Meet Zuma

Zuma, playing it coy.

Zuma is a 18 year old Brown Headed Parrot who came to me in May 2010.  He was in pretty bad shape when I picked him up: so hypocalcaemic that he had a neurological twitch and his beak was translucent and broke off in chunks when his vet put the speculum in his mouth to get a choanal swab; feathers dull and lacking a lot of the colors they should have had; feathers, beak, and feet covered in layers of nicotene and candle wax after 15 years of living in a house with chain smokers who burned dozens of scented candles at a time to try to cover the smoke smell (the waxy residue still wasn’t gone after the vet techs bathed him with Dawn dish detergent multiple times); lime green poop, which I thought indicated liver failure but it turned out came from the artificial dyes in the Walmart seed mix he’d been eating his whole life; terrified of hands.

I had to give him an entirely new life:

* A new name, first and foremost.  Zuma means “surprise” in an African language, although I can’t remember which one.  I was looking at languages in any of the countries that Brown Headed Parrots are indigenous to, and found that “zuma” rolled off the tongue nicely.  “Surprise” because I wasn’t expecting to get another bird, but his situation was dire enough for the snap decision.

* A new cage.  His old one was orange from the nicotene and wax, which wouldn’t come off no matter how many times I scrubbed it.

* A new diet.  For the first month with me, he ate non-stop.  He’d pick out the orange foods from the chop’n’freeze first (high in beta carotene, which he sorely needed), then the beans and leafy greens (high in calcium, which he also sorely needed), then he’d systematically eat everything else.

* A new paradigm: learning that hands weren’t harbingers of terror and that he had agency in his life, the ability to choose.

I taught him how to forage and take baths, and his health rapidly improved.  I also taught him to step up, but he was never overly fond of me, and certainly never sought out my attention.  We lived together harmoniously albeit somewhat distantly, as he was far more interested in reducing any and all cardboard into rubble than being friends with me.  Which was fine by me.  As long as he was healthy and happy, I didn’t think he needed human interaction all that much.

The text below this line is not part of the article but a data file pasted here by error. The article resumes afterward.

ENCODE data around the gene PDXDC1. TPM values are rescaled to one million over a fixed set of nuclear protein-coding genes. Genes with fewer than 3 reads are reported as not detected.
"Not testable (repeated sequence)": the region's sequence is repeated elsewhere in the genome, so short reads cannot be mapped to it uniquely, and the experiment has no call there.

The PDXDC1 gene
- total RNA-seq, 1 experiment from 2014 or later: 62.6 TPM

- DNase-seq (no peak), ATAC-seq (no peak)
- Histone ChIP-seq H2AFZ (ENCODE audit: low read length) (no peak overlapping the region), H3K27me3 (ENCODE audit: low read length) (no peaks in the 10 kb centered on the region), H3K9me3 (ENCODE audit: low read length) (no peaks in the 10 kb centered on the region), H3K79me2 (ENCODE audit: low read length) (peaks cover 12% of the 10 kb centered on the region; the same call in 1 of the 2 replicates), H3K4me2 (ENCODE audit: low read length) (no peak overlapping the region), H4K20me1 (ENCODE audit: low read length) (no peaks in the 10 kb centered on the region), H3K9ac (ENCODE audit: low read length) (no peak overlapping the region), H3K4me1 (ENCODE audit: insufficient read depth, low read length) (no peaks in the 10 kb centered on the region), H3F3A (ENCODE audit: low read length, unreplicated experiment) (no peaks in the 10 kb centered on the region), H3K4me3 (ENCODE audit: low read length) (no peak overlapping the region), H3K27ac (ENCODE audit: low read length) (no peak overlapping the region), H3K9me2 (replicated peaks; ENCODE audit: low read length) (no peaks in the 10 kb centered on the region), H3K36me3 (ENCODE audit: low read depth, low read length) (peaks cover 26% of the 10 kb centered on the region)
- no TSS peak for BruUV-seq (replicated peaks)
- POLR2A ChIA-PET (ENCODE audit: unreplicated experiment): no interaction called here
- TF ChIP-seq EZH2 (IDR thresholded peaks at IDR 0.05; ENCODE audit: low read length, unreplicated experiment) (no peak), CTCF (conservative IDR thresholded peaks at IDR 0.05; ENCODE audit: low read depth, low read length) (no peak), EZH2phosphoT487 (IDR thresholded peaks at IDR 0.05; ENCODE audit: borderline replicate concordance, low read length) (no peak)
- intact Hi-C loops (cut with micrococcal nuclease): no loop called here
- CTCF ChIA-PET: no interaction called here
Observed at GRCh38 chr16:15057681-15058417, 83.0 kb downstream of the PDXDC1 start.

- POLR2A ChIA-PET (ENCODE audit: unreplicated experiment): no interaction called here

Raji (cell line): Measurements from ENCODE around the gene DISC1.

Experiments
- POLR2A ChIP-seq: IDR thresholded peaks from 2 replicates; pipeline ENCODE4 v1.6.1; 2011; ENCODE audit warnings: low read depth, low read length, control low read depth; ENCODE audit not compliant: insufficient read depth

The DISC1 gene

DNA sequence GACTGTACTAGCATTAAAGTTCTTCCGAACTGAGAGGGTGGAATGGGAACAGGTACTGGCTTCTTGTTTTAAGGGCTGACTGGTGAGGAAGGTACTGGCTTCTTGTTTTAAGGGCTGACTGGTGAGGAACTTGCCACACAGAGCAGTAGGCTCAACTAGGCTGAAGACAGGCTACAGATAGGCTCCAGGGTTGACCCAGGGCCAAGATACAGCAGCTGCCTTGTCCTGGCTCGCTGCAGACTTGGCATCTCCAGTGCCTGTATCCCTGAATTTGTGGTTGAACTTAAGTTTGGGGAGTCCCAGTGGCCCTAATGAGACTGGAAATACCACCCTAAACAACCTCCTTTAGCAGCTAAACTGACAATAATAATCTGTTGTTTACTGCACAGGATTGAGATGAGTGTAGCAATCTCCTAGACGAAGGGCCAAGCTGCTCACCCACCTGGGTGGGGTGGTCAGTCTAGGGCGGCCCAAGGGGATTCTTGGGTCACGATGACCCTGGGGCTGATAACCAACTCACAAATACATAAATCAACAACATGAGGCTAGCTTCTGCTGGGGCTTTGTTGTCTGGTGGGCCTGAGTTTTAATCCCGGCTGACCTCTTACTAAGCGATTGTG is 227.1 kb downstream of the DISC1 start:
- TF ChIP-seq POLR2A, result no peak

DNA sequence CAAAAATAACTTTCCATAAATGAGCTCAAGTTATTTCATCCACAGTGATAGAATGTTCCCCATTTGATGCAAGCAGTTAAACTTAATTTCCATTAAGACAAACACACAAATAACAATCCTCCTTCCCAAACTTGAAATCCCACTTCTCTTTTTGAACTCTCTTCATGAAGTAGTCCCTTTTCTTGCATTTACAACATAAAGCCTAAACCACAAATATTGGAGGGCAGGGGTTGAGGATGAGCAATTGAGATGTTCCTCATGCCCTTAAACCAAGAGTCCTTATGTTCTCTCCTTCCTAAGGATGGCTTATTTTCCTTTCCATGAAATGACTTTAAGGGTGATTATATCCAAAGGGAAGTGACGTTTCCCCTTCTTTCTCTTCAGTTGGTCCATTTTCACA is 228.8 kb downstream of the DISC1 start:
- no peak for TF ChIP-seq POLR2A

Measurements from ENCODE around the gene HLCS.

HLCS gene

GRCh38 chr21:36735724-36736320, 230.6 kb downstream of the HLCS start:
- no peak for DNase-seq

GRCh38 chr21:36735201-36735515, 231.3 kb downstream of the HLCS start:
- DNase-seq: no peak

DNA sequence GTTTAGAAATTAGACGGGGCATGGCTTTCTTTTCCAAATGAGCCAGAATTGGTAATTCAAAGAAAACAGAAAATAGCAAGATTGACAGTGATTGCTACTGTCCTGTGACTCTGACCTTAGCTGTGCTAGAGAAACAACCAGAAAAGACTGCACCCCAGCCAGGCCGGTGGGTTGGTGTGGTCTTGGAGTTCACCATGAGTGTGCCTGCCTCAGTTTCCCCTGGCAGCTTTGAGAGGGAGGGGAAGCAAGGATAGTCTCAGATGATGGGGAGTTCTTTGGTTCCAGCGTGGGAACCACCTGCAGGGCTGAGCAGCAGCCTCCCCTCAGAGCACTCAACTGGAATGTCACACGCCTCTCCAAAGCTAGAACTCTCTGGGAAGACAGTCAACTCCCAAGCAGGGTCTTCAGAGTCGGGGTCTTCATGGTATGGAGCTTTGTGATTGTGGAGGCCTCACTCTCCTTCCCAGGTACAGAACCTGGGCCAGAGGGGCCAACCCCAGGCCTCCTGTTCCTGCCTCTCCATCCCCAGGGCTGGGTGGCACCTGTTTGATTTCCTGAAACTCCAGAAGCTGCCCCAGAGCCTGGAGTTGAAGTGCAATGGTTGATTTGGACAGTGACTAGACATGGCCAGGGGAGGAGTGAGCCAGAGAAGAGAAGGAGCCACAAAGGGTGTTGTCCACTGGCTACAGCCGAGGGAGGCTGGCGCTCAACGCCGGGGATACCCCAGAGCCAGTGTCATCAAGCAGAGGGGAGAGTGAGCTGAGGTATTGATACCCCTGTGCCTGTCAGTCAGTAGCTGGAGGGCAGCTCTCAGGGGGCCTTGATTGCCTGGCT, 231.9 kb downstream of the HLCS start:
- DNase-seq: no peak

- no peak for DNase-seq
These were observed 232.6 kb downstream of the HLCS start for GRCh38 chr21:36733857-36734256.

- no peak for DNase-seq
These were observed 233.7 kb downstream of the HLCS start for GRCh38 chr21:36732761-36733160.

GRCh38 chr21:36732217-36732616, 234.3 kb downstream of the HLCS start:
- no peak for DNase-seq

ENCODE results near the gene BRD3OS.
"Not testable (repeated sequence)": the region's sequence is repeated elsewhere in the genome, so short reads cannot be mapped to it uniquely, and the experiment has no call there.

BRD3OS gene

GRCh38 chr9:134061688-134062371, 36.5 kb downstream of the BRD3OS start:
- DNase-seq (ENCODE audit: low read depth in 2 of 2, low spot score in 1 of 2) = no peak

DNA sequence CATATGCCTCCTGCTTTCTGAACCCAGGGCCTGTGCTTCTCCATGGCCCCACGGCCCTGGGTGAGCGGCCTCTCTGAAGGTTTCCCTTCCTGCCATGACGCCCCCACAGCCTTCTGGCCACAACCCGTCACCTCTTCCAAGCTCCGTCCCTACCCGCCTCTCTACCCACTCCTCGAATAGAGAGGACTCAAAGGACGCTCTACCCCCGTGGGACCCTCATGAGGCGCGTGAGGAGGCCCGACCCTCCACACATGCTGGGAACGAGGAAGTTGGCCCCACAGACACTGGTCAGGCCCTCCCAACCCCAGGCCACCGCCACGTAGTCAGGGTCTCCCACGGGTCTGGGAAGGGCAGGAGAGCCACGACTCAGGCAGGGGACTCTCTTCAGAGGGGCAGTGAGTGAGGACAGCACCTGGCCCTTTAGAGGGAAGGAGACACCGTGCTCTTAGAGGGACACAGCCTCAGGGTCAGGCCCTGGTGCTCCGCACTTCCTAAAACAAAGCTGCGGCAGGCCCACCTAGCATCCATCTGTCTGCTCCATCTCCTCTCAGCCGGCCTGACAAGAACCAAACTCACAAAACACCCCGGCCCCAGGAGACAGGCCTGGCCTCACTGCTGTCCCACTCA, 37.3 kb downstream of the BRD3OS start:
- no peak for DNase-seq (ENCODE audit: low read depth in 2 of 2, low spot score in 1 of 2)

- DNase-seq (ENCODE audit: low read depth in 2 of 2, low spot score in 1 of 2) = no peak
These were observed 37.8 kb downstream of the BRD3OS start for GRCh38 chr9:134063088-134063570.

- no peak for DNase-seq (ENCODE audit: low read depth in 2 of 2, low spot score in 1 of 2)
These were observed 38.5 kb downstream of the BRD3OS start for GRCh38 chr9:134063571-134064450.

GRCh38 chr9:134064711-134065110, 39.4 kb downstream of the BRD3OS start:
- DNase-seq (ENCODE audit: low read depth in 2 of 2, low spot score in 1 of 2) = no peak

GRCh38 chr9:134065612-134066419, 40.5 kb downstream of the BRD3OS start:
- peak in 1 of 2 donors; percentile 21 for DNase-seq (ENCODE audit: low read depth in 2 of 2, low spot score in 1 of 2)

But then, the next year, my partner moved in, and Zuma fell instantly in love with him.  They became best buds from the get-go, and they trust each other completely.  I was happy that he finally had a friend, and let them do their thing.  Interestingly enough, Zuma has recently started seeking out affection and interaction from me as well.  It seems that his friendship with my partner has opened the doorway for us to become friends as well.

Zuma’s favorite things are eating, reducing cardboard to rubble, and cuddling with my partner.  He also enjoys swinging himself on his boing and putting himself to bed in his happy hut as soon as the sun goes down.

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About Emily Strong

behavior consultant. veterinary technician. crazy parrot lady. lifelong animal lover. cellist. yogi. hula hooper. horse rider. swimmer. singer. reader. writer. dreamer. music lover. amateur gardener. nutrition enthusiast. eternal student. language lover. aspiring polyglot. tattoo canvas. water drinker. overthinker. bountiful laugher. overenthusiast. attention deficit meditator.
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